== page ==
EarthKind Roses by PJ LaRue Smith
Consulting Rosarians (an American Rose Society certification for those who have extensive knowledge in growing roses) hear one statement more than any other from a rose lover who’s not growing roses, “I have always loved roses, but I just can’t seem to grow them!” That statement will undoubtedly spur the CR (Consulting Rosarian), to begin asking questions about their previous rose growing attempts. (i.e. planting location, soil type, problems experienced, etc.) Before the Earth-Kind® program was established, personal experience was often the sole basis for recommending a particular rose variety to someone new to growing roses. Today, CR’s can recommend – with confidence, roses bearing the Earth-Kind® designation to those who love roses, but had little or no previous success growing them.
So what is an Earth-Kind® rose? According to Texas A&M AgriLife Extension, “Earth-Kind is a special designation given to select rose cultivars by the Texas A&M AgriLife Extension Service through the Earth-Kind landscaping program. It is based on the results of extensive research and field trials and is awarded only to those roses demonstrating superior pest tolerance, combined with outstanding landscape performance.”
Therein lies the beauty of Earth-Kind® roses – they have already been “proven” to grow well in Texas, under a variety of conditions and temperatures. These selections will still need to have their basic needs met – 6 -8 hours of sunlight; soil with adequate drainage; sufficient water for the first year (to get established); and 4 – 6 inches of mulch. However, unlike other, less adaptable cultivars, once established, Earth-Kind® roses will continue to bloom and flourish with little or no fertilization, pruning, or spraying. As a CR myself, let me clarify that Earth-Kind® roses do enjoy a little TLC now and then, however, they do not REQUIRE it in order to be a beautiful addition to the landscape.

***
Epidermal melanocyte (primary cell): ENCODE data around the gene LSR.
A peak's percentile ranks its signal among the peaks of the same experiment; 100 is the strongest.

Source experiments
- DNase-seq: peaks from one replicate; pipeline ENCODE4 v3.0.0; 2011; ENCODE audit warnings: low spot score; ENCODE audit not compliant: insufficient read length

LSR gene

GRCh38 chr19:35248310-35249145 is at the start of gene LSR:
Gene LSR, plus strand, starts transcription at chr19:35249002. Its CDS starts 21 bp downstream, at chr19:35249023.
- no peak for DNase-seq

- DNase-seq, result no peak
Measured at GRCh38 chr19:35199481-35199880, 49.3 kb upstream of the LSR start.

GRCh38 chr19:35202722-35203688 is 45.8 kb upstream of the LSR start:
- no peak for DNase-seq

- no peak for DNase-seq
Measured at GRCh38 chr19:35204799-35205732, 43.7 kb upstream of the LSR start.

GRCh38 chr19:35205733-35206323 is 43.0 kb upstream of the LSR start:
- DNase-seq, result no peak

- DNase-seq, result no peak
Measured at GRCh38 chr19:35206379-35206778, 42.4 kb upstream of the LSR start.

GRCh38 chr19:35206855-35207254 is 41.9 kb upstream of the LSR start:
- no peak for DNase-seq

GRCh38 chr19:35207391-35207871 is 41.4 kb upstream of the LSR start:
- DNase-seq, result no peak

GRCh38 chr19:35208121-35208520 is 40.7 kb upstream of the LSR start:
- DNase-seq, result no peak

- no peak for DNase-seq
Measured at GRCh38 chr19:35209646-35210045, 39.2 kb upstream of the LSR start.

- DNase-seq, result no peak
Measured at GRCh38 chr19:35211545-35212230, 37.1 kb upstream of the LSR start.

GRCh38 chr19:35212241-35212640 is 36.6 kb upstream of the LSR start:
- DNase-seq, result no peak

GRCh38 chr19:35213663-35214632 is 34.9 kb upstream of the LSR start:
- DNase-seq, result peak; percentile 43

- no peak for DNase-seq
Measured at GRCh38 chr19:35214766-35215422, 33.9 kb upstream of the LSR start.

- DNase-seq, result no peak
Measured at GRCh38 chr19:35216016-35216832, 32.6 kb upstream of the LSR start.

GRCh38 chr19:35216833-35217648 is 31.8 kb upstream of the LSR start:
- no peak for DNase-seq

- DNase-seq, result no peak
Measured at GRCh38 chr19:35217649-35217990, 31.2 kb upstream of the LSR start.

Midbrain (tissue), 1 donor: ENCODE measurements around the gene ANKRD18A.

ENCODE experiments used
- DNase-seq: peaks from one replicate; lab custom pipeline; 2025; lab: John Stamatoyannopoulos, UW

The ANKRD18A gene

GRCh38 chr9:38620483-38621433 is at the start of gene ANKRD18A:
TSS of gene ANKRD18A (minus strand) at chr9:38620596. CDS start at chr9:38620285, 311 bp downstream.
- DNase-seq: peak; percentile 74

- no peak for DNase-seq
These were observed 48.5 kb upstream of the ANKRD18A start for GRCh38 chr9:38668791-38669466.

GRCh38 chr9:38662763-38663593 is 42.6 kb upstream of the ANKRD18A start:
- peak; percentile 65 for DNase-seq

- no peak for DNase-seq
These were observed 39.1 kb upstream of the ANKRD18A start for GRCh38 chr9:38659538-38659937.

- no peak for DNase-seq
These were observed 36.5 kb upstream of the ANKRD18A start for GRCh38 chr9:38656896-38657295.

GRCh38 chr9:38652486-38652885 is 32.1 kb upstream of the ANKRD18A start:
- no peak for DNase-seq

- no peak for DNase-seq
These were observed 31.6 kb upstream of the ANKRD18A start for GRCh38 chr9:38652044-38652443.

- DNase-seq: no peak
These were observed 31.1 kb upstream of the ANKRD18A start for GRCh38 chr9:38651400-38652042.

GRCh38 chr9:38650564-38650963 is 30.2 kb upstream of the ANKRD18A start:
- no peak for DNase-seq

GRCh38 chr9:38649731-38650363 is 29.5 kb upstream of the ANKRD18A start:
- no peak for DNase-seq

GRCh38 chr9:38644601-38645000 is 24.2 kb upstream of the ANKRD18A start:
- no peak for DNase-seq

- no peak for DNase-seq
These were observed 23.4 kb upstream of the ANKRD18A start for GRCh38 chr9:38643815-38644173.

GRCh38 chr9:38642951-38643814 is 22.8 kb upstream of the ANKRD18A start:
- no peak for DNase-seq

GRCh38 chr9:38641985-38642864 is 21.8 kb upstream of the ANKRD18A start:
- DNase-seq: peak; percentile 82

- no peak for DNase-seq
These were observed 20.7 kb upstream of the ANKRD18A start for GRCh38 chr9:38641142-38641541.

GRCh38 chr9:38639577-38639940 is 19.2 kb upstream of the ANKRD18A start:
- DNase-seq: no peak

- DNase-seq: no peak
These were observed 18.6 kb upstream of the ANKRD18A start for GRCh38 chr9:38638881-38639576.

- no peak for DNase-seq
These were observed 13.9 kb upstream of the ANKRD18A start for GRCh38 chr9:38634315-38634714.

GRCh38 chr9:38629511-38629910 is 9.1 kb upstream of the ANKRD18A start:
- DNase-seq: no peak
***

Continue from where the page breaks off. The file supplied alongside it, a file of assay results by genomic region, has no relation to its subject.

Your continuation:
Currently there are 23 Earth-Kind® designated rose varieties: Belinda’s Dream, Caldwell Pink (aka “Pink Pet”), Carefree Beauty, Cecile Brunner, Climbing Pinkie, Ducher, Duchesse de Brabant, Else Poulsen, Georgetown Tea, Knock Out®, La Marne, Marie Daly, Mme. Antoine Mari, Monsieur Tillier (added 2011), Mrs. Dudley Cross (added 2011), Mutabilis, New Dawn, Perle d’Or, Reve d’Or, Sea Foam, Souvenir de St. Anne’s, Spice, and The Fairy.
Many of these varieties are on display at the Heritage Garden (maintained by Hunt County Master Gardeners) located next to the Texas A&M AgriLife Extension office at 2217 Washington Street in Greenville. Stop by and see how these varieties grow in this area, and while there, don’t forget to look at all of the other fascinating plants that are included in the garden.
Wanting more information on Earth-Kind® roses? Texas A&M has a website dedicated to the Earth-Kind Roses . Additional cultivars that have completed (and passed) the rigorous eight year testing process are announced early in a given year, so keep the aforementioned website handy for future updates. (Note: 2011’s cultivars, Monsieur Tillier and Mrs. Dudley Cross have not yet been added to this page. However, Chamblee’s Rose Nursery’s website – http://www.chambleeroses.com, has a listing of all the above-mentioned varieties as well as photos and growing information for each one.)